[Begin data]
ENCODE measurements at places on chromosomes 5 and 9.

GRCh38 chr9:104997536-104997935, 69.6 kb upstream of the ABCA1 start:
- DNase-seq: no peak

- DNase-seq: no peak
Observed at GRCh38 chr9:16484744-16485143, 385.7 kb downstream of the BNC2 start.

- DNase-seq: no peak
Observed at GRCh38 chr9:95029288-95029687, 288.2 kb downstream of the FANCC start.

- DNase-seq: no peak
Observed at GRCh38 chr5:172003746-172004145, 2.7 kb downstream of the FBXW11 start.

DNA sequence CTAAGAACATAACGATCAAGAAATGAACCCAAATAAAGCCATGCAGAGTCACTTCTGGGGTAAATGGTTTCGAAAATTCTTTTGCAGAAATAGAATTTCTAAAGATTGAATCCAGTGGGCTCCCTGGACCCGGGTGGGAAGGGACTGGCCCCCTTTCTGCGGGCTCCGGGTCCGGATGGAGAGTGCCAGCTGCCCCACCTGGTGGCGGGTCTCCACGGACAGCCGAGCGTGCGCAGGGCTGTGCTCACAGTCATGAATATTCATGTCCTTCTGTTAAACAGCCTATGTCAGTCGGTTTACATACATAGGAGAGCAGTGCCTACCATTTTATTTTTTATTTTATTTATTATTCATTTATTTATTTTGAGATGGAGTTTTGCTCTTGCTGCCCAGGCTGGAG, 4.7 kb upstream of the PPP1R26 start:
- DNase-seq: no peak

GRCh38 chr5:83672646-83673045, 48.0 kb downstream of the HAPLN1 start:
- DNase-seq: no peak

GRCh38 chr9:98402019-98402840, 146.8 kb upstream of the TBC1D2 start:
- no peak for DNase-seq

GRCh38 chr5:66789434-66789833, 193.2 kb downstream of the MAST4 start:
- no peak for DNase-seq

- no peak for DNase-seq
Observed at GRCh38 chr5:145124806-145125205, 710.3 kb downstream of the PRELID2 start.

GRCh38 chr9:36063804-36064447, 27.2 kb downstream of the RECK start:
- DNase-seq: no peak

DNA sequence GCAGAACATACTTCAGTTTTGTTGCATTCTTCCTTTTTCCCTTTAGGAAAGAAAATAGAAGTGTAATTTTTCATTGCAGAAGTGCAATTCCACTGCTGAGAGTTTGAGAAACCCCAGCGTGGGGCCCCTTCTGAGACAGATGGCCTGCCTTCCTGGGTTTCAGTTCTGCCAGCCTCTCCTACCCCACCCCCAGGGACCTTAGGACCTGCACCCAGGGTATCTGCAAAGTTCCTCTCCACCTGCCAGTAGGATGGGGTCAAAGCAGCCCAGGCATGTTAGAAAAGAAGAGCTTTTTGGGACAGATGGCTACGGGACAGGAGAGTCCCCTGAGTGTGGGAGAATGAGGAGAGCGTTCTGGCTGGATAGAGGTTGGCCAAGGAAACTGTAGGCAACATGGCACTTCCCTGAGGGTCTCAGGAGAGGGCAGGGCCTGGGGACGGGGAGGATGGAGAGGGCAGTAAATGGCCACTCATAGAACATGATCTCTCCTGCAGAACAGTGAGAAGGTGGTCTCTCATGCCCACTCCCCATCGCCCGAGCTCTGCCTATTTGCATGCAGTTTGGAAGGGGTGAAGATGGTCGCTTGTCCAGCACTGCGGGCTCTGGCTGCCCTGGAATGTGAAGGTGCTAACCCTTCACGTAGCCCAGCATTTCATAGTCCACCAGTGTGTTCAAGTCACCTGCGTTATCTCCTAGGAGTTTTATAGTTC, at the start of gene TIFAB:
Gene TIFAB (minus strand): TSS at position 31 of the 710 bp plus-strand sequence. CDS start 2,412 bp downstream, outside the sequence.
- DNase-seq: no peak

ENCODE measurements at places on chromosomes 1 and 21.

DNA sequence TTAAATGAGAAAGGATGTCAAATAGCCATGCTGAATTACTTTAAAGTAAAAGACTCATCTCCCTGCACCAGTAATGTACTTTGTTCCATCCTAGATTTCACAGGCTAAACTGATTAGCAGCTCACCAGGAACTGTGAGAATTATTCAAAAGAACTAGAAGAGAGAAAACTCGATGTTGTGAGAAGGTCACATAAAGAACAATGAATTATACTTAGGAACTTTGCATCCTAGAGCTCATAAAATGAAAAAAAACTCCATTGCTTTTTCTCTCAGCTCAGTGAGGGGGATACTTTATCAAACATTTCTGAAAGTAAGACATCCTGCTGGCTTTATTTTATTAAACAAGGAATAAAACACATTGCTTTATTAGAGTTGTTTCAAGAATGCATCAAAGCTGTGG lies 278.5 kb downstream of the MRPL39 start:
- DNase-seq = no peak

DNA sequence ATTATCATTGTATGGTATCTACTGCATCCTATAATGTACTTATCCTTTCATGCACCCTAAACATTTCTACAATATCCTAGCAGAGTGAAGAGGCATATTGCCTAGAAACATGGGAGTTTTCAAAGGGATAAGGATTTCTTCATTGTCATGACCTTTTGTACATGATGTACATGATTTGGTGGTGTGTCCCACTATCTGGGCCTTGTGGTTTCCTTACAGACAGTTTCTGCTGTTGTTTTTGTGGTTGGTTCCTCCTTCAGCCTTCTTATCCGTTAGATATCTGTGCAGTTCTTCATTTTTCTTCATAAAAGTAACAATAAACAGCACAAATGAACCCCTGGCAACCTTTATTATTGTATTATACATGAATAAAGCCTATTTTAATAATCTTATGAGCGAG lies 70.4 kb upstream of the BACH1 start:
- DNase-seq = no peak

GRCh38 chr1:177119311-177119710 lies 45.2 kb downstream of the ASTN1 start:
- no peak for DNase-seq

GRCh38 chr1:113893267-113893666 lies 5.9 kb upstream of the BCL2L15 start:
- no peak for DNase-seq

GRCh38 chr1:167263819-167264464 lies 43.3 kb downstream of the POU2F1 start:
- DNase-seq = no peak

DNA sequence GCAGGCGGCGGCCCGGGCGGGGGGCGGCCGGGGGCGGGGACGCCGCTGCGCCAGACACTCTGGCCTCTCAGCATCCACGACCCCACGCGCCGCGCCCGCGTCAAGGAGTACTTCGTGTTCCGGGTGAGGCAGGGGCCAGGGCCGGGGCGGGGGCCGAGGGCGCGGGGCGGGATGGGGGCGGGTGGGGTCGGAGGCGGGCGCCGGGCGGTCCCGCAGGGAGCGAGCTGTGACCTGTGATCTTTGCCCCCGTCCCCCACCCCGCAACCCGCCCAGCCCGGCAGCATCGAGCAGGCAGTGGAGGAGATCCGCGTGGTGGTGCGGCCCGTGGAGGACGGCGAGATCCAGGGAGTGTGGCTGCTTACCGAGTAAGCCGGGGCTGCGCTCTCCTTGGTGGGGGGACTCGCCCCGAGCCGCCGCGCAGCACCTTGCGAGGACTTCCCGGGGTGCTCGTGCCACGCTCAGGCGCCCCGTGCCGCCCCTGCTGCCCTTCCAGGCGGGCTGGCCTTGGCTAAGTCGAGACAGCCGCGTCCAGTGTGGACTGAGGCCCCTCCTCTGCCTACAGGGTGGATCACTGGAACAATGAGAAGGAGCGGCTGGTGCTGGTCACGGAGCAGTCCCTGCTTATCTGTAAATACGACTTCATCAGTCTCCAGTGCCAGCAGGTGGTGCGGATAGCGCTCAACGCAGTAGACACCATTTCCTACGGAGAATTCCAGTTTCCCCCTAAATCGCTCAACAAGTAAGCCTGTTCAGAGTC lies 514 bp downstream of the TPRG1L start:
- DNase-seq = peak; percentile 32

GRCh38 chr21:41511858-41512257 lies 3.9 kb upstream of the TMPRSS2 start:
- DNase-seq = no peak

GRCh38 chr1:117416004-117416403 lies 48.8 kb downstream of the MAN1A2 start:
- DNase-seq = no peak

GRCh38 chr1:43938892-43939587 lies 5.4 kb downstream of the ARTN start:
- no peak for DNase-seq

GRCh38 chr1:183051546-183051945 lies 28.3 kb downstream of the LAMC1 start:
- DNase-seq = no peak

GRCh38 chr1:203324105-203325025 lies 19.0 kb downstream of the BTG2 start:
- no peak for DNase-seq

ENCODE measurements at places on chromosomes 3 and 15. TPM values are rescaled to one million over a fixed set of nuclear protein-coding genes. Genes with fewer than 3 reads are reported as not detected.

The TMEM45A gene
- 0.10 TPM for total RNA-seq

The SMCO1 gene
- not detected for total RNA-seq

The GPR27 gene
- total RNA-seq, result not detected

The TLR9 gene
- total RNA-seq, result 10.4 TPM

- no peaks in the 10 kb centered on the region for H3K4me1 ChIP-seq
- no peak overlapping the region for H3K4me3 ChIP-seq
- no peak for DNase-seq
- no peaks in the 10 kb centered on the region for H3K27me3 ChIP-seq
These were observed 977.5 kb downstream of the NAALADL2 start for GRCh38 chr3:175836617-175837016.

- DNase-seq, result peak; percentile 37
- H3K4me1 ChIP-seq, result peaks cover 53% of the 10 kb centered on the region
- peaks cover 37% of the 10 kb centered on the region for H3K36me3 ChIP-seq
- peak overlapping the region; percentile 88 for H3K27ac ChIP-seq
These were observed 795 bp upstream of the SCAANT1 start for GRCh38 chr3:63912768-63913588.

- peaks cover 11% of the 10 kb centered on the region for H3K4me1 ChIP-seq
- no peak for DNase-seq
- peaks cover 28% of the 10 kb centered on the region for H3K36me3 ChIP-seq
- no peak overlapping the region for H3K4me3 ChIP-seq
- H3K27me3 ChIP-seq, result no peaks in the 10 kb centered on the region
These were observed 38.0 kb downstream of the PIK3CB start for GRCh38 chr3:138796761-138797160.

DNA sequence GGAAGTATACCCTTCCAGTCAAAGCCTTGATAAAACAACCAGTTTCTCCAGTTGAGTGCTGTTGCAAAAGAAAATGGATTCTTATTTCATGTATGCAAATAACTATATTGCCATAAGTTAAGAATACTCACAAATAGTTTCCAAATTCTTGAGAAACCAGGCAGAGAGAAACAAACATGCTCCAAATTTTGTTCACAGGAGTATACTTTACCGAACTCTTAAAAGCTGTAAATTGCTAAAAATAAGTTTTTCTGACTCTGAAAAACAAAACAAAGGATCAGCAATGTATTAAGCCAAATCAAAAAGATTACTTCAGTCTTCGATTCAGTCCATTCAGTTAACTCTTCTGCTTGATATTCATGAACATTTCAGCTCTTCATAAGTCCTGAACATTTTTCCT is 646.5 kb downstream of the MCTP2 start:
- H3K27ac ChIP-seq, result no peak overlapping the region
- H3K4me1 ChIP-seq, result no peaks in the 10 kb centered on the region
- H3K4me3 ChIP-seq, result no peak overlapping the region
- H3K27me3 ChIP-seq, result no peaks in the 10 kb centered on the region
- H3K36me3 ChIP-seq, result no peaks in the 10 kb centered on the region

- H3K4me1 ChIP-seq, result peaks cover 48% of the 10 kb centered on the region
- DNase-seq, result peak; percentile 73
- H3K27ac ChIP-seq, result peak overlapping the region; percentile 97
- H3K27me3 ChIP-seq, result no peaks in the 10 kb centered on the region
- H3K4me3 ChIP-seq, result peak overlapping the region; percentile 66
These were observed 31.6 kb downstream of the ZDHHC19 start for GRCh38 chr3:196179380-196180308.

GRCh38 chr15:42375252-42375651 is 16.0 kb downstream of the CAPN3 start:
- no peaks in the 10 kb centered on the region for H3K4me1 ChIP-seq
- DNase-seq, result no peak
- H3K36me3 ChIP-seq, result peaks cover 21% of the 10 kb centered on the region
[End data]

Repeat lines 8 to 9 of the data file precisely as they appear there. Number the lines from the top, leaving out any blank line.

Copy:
- DNase-seq: no peak
Observed at GRCh38 chr5:172003746-172004145, 2.7 kb downstream of the FBXW11 start.